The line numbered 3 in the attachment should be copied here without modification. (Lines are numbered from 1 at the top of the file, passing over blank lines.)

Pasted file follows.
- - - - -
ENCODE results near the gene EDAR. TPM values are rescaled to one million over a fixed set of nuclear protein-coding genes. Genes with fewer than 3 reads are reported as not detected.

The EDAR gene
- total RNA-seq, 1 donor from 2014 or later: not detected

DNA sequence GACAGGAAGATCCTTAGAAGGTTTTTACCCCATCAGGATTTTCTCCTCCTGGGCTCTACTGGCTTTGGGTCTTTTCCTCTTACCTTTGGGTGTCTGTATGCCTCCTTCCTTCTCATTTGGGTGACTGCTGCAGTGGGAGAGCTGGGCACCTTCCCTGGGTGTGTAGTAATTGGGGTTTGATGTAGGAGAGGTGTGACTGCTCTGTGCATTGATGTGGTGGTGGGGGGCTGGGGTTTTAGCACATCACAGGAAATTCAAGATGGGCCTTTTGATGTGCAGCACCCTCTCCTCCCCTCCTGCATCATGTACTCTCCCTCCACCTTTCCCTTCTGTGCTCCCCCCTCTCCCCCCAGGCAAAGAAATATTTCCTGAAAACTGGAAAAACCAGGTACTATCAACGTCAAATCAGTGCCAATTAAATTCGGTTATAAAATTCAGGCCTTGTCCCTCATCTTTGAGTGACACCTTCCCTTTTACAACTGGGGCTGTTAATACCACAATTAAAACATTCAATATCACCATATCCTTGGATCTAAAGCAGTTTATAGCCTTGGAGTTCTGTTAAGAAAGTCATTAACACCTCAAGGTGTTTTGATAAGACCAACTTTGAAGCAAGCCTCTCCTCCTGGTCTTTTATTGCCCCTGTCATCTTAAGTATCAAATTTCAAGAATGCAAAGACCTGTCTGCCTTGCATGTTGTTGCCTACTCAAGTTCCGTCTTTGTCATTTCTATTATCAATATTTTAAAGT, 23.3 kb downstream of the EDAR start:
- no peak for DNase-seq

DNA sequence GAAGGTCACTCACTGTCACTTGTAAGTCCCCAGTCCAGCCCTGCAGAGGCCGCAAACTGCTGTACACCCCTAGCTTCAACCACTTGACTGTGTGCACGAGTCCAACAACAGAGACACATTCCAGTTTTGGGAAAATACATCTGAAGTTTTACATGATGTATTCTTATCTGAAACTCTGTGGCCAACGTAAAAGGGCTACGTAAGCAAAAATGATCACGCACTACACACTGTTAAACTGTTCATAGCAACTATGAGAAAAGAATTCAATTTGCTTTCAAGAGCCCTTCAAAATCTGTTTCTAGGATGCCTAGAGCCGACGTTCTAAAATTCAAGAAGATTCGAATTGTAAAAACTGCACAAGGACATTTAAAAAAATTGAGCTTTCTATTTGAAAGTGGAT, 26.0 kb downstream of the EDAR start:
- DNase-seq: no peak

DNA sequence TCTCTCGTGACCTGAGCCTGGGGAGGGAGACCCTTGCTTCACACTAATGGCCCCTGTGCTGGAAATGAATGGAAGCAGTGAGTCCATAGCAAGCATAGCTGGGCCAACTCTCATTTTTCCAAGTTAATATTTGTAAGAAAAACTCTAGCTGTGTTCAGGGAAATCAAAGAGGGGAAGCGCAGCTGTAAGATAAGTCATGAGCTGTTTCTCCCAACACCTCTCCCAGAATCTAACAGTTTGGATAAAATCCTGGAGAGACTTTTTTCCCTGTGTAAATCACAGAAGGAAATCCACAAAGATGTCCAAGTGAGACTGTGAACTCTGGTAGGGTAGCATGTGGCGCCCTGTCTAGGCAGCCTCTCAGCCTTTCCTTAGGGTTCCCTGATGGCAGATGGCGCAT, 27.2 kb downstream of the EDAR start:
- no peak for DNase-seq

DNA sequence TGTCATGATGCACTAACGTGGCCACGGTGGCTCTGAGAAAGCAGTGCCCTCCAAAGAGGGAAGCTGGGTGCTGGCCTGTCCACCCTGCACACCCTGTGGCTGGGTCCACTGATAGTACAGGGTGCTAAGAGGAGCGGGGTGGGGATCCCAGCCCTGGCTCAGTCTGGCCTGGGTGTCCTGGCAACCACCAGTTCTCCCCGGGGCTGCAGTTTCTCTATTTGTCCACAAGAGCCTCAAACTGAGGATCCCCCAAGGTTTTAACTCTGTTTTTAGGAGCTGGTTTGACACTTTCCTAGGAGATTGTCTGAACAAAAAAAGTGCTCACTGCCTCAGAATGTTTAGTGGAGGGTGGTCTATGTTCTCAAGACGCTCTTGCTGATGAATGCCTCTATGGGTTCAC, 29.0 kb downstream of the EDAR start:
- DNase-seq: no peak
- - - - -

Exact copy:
- total RNA-seq, 1 donor from 2014 or later: not detected